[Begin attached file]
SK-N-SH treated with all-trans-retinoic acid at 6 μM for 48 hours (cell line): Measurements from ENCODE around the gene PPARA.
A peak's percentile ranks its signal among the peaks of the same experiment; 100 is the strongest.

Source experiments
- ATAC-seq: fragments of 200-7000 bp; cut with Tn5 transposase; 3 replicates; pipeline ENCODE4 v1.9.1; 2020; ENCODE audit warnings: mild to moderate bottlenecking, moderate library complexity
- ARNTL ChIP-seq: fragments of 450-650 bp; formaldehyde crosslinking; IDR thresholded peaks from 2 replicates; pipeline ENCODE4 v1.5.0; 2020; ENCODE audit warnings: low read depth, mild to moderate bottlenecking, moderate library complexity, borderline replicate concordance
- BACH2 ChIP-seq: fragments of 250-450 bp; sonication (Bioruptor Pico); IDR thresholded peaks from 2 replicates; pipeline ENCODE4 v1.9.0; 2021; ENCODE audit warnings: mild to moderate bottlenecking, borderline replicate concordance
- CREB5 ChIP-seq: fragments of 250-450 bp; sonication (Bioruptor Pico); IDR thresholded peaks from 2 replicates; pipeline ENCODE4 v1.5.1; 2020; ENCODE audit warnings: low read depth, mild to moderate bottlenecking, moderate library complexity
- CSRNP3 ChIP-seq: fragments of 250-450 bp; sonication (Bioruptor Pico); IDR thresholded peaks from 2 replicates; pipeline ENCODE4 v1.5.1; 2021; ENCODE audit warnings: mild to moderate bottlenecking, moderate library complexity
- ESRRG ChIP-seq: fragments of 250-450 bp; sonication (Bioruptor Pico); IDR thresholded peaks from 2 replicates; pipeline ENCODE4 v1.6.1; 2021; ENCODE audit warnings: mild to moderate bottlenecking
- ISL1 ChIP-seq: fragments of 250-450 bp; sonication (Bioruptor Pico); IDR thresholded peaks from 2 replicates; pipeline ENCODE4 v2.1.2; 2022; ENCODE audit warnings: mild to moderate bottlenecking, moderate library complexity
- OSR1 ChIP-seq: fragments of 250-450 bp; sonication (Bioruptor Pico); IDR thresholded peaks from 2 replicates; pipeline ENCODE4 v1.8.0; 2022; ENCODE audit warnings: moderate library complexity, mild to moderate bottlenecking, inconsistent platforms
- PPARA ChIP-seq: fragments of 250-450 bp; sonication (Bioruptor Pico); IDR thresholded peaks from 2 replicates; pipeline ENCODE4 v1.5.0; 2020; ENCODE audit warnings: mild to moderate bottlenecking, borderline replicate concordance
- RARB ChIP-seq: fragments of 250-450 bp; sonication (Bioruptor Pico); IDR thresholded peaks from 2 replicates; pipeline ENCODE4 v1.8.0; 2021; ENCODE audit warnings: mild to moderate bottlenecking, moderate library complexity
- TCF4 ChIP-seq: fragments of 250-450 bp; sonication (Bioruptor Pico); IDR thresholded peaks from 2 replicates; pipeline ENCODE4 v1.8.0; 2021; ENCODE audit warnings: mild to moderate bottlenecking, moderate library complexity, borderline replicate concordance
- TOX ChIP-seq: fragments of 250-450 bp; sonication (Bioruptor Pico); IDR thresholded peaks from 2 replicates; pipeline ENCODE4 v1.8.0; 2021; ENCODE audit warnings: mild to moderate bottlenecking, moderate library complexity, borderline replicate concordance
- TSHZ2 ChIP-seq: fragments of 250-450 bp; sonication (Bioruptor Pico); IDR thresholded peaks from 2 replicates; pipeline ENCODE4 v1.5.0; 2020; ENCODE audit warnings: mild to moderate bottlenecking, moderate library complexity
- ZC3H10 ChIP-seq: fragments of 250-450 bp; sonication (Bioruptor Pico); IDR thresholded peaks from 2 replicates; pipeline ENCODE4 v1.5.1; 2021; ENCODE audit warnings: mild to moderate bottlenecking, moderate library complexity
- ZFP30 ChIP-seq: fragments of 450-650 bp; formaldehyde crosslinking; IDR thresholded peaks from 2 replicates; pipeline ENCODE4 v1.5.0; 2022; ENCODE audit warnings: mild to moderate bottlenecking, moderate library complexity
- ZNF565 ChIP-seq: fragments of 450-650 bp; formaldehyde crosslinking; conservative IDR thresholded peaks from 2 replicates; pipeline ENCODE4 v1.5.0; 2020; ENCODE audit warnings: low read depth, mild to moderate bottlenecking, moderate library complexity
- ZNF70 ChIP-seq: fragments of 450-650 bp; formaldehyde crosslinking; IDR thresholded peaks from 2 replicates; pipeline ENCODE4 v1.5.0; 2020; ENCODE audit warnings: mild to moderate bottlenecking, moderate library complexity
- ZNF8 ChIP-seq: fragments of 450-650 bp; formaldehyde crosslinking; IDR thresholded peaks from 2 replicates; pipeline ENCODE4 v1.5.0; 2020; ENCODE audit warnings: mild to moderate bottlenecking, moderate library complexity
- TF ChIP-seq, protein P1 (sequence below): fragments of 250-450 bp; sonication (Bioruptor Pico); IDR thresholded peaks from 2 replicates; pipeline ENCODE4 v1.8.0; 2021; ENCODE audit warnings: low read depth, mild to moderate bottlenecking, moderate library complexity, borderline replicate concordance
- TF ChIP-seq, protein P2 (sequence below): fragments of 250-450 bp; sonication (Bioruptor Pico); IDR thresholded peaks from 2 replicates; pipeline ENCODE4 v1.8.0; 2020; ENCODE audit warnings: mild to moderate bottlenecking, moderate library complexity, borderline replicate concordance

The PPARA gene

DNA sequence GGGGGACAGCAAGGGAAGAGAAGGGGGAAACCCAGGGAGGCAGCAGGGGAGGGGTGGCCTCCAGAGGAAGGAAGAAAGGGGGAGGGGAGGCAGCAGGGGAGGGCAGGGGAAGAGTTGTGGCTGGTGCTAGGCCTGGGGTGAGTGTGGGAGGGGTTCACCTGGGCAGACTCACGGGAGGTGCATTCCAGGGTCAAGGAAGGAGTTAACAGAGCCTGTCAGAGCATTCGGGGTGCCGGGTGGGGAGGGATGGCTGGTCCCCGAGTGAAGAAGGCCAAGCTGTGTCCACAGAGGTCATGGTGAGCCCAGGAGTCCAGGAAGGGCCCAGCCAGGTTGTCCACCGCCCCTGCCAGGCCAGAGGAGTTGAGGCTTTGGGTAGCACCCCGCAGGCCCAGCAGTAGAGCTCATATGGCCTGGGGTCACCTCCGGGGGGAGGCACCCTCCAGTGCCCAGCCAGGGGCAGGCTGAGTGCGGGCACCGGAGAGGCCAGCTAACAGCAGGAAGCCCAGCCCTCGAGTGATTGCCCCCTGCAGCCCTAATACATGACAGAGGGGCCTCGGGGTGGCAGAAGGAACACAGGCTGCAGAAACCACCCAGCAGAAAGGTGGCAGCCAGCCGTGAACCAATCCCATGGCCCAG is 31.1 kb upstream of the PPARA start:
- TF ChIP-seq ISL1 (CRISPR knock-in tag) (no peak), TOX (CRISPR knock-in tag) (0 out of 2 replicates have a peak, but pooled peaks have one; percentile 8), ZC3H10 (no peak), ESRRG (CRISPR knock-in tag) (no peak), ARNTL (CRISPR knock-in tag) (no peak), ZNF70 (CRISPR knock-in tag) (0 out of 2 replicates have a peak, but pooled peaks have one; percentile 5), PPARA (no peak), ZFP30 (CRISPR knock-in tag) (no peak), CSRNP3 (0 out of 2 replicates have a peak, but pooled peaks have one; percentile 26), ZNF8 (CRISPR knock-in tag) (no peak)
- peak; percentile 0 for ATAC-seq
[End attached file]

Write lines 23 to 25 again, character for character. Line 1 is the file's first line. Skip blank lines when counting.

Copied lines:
- TF ChIP-seq, protein P2 (sequence below): fragments of 250-450 bp; sonication (Bioruptor Pico); IDR thresholded peaks from 2 replicates; pipeline ENCODE4 v1.8.0; 2020; ENCODE audit warnings: mild to moderate bottlenecking, moderate library complexity, borderline replicate concordance

The PPARA gene

DNA sequence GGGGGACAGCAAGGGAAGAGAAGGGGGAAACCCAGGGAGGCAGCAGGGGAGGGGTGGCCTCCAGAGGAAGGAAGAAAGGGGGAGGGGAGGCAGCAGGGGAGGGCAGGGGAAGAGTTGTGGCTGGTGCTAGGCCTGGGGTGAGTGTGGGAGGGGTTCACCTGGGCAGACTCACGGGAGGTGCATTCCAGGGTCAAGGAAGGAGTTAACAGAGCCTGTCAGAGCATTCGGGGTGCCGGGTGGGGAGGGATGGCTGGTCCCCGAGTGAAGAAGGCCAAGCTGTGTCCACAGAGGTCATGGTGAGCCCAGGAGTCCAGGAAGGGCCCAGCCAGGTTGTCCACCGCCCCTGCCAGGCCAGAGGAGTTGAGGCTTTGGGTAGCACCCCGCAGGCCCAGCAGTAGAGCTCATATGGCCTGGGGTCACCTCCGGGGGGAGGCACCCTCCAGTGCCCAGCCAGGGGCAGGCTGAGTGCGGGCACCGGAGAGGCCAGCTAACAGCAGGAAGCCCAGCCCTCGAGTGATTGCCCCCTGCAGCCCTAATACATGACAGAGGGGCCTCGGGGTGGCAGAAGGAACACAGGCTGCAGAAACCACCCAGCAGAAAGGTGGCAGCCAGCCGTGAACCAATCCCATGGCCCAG is 31.1 kb upstream of the PPARA start: